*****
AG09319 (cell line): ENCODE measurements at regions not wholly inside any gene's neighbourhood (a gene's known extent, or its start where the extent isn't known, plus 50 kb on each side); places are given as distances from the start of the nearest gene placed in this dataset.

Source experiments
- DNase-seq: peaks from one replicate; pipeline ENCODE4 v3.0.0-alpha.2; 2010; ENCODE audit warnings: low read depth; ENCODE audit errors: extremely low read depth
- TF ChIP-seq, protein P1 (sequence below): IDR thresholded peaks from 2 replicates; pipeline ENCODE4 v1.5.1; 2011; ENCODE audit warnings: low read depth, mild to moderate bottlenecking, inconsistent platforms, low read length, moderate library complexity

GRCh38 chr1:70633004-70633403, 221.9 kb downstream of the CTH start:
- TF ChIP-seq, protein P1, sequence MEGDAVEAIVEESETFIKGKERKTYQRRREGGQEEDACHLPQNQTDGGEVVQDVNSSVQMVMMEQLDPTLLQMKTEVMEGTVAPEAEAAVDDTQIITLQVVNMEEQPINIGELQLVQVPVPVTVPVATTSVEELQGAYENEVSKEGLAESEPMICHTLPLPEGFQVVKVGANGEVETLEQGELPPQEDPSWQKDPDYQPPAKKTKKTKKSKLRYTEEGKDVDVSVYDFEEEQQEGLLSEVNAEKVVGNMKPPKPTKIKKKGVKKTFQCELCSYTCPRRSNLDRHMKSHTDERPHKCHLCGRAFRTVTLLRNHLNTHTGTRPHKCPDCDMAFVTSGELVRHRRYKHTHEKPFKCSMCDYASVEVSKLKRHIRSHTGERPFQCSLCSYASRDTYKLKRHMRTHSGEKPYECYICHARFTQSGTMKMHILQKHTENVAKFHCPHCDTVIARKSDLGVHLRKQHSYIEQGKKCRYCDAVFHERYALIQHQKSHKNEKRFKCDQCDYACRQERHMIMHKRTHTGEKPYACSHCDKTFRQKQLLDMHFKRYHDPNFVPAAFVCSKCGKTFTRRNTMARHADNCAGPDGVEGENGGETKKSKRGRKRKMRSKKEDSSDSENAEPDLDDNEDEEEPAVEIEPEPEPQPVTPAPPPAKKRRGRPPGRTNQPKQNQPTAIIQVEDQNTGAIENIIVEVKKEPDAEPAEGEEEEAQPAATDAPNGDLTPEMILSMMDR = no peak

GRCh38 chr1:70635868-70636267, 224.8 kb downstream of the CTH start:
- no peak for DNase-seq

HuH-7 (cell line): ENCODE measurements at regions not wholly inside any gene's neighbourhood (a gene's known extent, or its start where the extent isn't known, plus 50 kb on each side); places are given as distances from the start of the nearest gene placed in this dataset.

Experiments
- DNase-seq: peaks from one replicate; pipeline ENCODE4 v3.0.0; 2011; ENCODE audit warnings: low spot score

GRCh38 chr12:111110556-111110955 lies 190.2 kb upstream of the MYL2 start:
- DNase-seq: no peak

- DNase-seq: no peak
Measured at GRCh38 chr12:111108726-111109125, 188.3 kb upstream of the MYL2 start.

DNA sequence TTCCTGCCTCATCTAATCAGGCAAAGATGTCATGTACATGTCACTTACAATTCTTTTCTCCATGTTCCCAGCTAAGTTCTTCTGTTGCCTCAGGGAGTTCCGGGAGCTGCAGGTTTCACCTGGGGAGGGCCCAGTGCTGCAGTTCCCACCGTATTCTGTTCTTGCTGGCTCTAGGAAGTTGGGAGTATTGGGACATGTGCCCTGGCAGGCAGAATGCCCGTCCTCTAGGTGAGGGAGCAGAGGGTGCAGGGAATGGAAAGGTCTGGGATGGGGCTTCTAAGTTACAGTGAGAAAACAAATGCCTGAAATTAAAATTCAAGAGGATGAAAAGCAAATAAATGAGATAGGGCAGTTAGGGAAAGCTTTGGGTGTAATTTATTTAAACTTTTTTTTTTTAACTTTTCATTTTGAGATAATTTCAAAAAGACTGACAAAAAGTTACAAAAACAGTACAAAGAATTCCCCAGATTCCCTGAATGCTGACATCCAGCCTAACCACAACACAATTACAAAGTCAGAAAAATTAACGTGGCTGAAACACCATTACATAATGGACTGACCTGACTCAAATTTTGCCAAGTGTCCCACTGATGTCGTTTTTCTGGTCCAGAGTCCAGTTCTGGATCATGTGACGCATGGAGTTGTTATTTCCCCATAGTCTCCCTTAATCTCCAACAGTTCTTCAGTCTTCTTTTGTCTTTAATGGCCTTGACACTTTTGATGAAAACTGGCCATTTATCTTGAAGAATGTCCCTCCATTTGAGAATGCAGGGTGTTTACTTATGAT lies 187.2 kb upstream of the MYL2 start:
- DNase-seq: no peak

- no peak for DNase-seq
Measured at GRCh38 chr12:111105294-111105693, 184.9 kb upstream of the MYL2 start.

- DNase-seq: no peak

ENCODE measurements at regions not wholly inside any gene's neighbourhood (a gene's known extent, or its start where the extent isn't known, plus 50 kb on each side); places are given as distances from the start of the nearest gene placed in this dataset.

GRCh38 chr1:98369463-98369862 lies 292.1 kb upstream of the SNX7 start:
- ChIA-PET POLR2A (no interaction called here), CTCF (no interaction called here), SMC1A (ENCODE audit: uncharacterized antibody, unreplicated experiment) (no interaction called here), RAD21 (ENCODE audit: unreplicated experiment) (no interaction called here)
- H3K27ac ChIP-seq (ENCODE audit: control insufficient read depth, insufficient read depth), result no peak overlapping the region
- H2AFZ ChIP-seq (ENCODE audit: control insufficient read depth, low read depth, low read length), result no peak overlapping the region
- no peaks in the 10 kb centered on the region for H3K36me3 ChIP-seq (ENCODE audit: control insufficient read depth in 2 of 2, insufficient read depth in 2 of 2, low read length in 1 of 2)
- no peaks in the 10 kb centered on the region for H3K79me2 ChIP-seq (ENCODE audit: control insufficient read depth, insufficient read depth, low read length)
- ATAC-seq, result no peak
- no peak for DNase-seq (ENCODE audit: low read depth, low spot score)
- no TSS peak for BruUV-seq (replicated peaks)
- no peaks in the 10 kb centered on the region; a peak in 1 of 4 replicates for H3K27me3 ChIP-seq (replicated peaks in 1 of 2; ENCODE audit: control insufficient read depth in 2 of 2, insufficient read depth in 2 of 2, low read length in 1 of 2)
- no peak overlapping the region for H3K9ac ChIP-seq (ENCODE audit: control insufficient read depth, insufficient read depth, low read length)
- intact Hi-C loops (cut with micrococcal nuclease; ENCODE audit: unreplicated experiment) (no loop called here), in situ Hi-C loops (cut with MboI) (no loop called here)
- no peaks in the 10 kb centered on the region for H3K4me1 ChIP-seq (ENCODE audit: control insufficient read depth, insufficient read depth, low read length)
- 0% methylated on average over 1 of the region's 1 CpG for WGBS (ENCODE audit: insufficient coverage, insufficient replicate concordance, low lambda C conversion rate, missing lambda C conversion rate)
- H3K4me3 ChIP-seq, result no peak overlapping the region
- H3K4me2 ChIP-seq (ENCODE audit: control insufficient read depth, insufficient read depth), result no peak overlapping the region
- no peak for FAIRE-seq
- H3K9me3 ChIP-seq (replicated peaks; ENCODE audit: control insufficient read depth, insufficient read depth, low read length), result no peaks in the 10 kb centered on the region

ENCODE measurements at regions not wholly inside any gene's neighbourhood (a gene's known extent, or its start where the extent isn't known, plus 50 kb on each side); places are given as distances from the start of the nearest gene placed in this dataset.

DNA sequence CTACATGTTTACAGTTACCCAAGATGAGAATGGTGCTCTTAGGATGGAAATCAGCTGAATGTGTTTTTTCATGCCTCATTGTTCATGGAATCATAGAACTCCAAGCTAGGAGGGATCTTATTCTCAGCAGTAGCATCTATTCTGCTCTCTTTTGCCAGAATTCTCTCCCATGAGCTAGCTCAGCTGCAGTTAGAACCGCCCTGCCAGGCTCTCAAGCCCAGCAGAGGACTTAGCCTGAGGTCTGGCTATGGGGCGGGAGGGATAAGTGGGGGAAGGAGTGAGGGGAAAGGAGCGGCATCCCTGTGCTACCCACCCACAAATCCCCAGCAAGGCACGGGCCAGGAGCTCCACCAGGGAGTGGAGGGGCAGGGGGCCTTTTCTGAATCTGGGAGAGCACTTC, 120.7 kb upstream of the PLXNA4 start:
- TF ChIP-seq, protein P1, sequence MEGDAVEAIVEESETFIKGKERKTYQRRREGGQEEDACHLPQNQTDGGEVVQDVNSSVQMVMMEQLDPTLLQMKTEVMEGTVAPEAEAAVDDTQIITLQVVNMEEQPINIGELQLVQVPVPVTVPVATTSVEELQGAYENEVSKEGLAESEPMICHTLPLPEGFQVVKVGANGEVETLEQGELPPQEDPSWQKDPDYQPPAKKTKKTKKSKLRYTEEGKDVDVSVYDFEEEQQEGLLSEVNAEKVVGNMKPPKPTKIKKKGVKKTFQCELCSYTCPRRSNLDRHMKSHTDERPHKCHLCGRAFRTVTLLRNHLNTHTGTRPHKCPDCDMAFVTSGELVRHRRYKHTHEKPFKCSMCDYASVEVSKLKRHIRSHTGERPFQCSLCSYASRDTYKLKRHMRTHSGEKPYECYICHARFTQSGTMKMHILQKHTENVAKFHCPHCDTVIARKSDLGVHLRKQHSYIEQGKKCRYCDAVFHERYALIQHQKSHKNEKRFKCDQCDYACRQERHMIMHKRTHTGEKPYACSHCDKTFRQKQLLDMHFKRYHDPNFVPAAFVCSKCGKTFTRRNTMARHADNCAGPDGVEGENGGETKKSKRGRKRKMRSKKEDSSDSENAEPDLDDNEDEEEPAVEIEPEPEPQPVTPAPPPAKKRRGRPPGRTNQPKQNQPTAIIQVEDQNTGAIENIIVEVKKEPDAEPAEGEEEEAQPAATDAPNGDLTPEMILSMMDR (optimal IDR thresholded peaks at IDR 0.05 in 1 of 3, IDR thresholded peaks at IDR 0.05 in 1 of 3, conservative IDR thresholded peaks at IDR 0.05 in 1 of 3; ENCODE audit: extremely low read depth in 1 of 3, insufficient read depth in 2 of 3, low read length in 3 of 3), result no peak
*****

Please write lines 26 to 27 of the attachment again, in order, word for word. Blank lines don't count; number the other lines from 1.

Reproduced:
- no peaks in the 10 kb centered on the region for H3K36me3 ChIP-seq (ENCODE audit: control insufficient read depth in 2 of 2, insufficient read depth in 2 of 2, low read length in 1 of 2)
- no peaks in the 10 kb centered on the region for H3K79me2 ChIP-seq (ENCODE audit: control insufficient read depth, insufficient read depth, low read length)